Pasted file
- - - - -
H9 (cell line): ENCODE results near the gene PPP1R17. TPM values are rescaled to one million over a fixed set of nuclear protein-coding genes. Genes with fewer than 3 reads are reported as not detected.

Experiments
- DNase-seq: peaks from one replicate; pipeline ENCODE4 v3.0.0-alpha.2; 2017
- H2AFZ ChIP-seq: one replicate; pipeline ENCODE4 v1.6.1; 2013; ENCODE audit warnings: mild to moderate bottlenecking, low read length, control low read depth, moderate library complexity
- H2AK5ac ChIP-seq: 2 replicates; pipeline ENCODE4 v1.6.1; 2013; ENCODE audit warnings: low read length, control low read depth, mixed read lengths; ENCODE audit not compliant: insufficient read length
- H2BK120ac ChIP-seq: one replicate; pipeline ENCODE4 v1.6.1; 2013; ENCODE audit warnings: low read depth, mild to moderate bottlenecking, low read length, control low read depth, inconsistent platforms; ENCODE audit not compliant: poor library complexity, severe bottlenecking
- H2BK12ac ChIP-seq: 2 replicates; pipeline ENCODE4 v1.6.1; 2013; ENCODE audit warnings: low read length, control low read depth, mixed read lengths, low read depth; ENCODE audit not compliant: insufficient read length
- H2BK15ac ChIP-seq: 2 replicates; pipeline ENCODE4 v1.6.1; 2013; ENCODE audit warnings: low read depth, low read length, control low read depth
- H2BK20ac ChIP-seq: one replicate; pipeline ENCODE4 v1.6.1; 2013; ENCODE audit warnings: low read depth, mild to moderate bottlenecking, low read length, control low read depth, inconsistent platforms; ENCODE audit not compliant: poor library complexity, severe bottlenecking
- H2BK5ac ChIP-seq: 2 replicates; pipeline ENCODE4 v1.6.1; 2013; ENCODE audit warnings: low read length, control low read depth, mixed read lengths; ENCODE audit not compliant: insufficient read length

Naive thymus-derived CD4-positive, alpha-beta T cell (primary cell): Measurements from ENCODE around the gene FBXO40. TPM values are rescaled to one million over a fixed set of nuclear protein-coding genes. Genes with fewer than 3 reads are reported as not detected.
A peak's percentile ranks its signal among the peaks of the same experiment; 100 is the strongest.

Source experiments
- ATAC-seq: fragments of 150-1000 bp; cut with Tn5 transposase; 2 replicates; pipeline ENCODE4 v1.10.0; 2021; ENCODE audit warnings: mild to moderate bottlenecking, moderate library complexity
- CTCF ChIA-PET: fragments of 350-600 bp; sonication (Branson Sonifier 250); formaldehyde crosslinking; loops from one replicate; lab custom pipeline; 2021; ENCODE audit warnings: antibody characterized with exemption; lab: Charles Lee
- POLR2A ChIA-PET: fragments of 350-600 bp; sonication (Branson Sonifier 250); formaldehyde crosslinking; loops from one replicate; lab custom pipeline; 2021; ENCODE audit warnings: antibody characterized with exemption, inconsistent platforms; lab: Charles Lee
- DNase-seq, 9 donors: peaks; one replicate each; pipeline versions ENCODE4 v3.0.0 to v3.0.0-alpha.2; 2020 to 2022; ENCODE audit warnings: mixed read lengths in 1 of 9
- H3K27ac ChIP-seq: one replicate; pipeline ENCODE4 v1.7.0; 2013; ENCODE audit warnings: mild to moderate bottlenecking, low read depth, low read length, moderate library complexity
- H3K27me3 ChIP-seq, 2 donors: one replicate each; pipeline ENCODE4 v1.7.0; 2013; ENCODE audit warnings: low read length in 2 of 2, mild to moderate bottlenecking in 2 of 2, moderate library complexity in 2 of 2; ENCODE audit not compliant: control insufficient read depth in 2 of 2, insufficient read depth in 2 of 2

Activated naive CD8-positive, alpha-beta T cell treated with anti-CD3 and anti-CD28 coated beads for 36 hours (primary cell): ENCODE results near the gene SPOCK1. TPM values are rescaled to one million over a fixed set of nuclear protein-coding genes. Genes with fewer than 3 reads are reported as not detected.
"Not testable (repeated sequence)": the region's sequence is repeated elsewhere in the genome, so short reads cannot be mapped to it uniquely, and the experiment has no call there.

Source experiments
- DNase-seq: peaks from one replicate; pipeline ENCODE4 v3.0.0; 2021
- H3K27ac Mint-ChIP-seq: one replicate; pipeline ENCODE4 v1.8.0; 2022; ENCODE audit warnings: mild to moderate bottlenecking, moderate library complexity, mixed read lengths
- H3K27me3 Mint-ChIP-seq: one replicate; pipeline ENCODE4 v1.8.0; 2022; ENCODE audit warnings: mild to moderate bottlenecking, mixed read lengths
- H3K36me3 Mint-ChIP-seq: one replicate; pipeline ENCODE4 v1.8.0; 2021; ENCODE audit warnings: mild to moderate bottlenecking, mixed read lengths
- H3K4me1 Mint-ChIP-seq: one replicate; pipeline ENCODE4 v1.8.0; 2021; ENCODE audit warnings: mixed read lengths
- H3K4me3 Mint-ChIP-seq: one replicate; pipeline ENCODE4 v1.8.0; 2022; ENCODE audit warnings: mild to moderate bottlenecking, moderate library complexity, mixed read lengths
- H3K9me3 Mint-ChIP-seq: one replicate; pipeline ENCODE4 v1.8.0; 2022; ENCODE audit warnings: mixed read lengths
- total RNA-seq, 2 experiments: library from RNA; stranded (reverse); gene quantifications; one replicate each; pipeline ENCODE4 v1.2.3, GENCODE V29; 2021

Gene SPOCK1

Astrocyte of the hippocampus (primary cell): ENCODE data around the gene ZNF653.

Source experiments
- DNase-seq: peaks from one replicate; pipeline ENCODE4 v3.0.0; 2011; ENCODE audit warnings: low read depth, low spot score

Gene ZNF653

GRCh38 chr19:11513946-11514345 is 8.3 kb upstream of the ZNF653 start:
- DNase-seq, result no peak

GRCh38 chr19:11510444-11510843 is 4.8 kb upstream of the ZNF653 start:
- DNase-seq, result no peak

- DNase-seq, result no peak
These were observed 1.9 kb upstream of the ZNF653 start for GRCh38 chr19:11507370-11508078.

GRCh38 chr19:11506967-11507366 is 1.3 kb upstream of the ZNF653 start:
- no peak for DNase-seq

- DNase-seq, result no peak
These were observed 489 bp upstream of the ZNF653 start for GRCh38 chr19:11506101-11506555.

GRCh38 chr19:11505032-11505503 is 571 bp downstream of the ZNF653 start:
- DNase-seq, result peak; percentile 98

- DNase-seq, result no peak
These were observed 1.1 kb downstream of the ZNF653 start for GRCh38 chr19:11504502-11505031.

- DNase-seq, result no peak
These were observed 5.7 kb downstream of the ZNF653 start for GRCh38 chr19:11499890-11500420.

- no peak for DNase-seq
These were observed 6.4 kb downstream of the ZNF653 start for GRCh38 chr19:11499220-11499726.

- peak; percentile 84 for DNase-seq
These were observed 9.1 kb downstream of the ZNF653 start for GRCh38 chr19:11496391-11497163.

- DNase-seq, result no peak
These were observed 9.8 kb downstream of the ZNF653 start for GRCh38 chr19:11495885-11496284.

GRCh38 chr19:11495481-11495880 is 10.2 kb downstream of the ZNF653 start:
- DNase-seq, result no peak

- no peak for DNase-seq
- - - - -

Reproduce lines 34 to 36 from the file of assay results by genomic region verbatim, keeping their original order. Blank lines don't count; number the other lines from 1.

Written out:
- DNase-seq: peaks from one replicate; pipeline ENCODE4 v3.0.0; 2011; ENCODE audit warnings: low read depth, low spot score

Gene ZNF653

GRCh38 chr19:11513946-11514345 is 8.3 kb upstream of the ZNF653 start: